class MyTestCase(unittest.TestCase):
    def assertNotRaises(self, expected_exception, *args, **kwargs):
        context = _AssertNotRaisesContext(expected_exception, self)
            return context.handle('assertNotRaises', args, kwargs)
            context = None

all of your test cases will now have the assertNotRaises method available to them.

Respondent: tel

Solution #6:

def _assertNotRaises(self, exception, obj, attr):                                                                                                                              
         result = getattr(obj, attr)                                                                                                                                            
         if hasattr(result, '__call__'):                                                                                                                                        
     except Exception as e:                                                                                                                                                     
         if isinstance(e, exception):                                                                                                                                           
            raise AssertionError('{}.{} raises {}.'.format(obj, attr, exception)) 

could be modified if you need to accept parameters.

call like

self._assertNotRaises(IndexError, array, 'sort')
Respondent: znotdead

Solution #7:

I’ve found it useful to monkey-patch unittest as follows:

def assertMayRaise(self, exception, expr):
  if exception is None:
      info = sys.exc_info()'%s raised' % repr(info[0]))
    self.assertRaises(exception, expr)

unittest.TestCase.assertMayRaise = assertMayRaise

This clarifies intent when testing for the absence of an exception:

self.assertMayRaise(None, does_not_raise)

This also simplifies testing in a loop, which I often find myself doing:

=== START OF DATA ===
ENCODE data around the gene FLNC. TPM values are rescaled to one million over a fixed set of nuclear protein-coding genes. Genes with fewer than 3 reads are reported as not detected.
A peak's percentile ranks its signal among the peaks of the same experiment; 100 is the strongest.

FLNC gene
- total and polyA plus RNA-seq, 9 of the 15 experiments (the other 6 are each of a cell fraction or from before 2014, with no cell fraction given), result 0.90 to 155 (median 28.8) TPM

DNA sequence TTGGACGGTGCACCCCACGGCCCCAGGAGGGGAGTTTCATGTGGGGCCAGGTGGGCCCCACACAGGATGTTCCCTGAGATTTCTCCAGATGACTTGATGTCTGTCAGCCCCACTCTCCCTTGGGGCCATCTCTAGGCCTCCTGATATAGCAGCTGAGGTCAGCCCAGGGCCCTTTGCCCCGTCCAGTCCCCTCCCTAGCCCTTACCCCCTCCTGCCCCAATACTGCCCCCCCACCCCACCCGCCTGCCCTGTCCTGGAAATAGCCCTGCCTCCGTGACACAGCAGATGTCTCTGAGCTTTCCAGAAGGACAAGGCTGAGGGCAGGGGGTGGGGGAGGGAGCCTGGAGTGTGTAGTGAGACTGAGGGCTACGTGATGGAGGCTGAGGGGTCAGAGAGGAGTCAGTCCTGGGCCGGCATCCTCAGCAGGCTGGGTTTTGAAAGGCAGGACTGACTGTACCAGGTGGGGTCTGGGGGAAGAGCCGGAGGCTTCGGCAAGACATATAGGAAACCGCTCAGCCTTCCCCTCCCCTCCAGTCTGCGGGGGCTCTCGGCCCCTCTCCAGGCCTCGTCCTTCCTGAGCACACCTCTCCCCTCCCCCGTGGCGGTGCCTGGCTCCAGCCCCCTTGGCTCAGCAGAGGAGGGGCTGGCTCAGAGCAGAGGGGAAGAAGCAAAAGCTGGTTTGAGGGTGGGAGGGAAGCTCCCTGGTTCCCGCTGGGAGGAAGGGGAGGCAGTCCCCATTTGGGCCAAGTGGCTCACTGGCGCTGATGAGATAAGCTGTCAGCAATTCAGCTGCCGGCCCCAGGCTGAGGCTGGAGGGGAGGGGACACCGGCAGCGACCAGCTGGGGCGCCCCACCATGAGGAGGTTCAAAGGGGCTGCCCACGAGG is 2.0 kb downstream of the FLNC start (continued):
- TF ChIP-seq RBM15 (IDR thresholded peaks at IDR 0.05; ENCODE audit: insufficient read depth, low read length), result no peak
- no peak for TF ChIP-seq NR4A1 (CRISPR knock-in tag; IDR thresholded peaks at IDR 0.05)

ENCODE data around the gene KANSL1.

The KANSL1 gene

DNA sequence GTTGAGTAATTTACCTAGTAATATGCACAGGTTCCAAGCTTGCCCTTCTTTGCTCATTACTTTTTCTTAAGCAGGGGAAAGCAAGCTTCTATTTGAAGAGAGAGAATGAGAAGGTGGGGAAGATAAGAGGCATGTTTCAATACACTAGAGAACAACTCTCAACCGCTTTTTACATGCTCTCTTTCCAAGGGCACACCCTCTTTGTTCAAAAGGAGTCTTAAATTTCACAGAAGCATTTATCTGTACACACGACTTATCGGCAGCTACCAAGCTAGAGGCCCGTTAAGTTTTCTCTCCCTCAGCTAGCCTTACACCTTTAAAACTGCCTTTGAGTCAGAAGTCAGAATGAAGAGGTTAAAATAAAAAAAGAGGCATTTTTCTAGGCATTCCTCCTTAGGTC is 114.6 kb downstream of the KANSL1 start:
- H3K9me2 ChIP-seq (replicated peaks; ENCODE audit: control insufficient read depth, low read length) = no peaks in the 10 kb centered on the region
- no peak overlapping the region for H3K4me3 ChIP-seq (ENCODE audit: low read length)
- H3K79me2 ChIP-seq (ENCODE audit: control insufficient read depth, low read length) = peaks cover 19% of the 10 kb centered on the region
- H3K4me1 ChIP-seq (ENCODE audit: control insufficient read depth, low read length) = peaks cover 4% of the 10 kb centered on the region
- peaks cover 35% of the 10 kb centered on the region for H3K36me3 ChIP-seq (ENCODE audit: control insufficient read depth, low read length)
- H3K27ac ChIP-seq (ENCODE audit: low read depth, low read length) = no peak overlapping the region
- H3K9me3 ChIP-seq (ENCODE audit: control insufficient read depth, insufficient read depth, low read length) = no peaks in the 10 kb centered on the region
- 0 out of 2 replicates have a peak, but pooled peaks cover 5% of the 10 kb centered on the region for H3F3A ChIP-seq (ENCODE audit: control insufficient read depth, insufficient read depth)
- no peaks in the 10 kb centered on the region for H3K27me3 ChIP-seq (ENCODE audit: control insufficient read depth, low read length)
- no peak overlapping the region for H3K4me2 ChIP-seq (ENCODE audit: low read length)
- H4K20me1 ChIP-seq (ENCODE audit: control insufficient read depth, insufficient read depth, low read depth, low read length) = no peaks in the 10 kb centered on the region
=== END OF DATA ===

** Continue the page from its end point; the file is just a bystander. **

# ValueError is raised only for op(x,x), op(y,y) and op(z,z).
for i,(a,b) in enumerate(itertools.product([x,y,z], [x,y,z])):
  self.assertMayRaise(None if i%4 else ValueError, lambda: op(a, b))
Respondent: AndyJost

Solution #8:

If you pass an Exception class to assertRaises(), a context manager is provided. This can improve the readability of your tests:

# raise exception if Application created with bad data
with self.assertRaises(pySourceAidExceptions.PathIsNotAValidOne):
    application = Application("abcdef", "")

This allows you to test error cases in your code.

In this case, you are testing the PathIsNotAValidOne is raised when you pass invalid parameters to the Application constructor.

Respondent: hiwaylon

Solution #9:

you can try like that.
self.assertRaises(None,function,arg1, arg2)
if you don’t put code inside try block it will through exception’ AssertionError: None not raised ” and test case will be failed. Test case will be pass if put inside try block which is expected behaviour.

Respondent: lalit

Solution #10:

One straight forward way to ensure the object is initialized without any error is to test the object’s type instance.

Here is an example :

p = SomeClass(param1=_param1_value)
self.assertTrue(isinstance(p, SomeClass))
Respondent: anroyus

Solution #11:

This worked for me:

def run_test(): 
          # if my_function throws an exception, this block will run and the test will fail. If this block never runs, you know that my_function did not throw an exception
"Should not happen")
Respondent: rishikarri

The answers/resolutions are collected from stackoverflow, are licensed under cc by-sa 2.5 , cc by-sa 3.0 and cc by-sa 4.0 .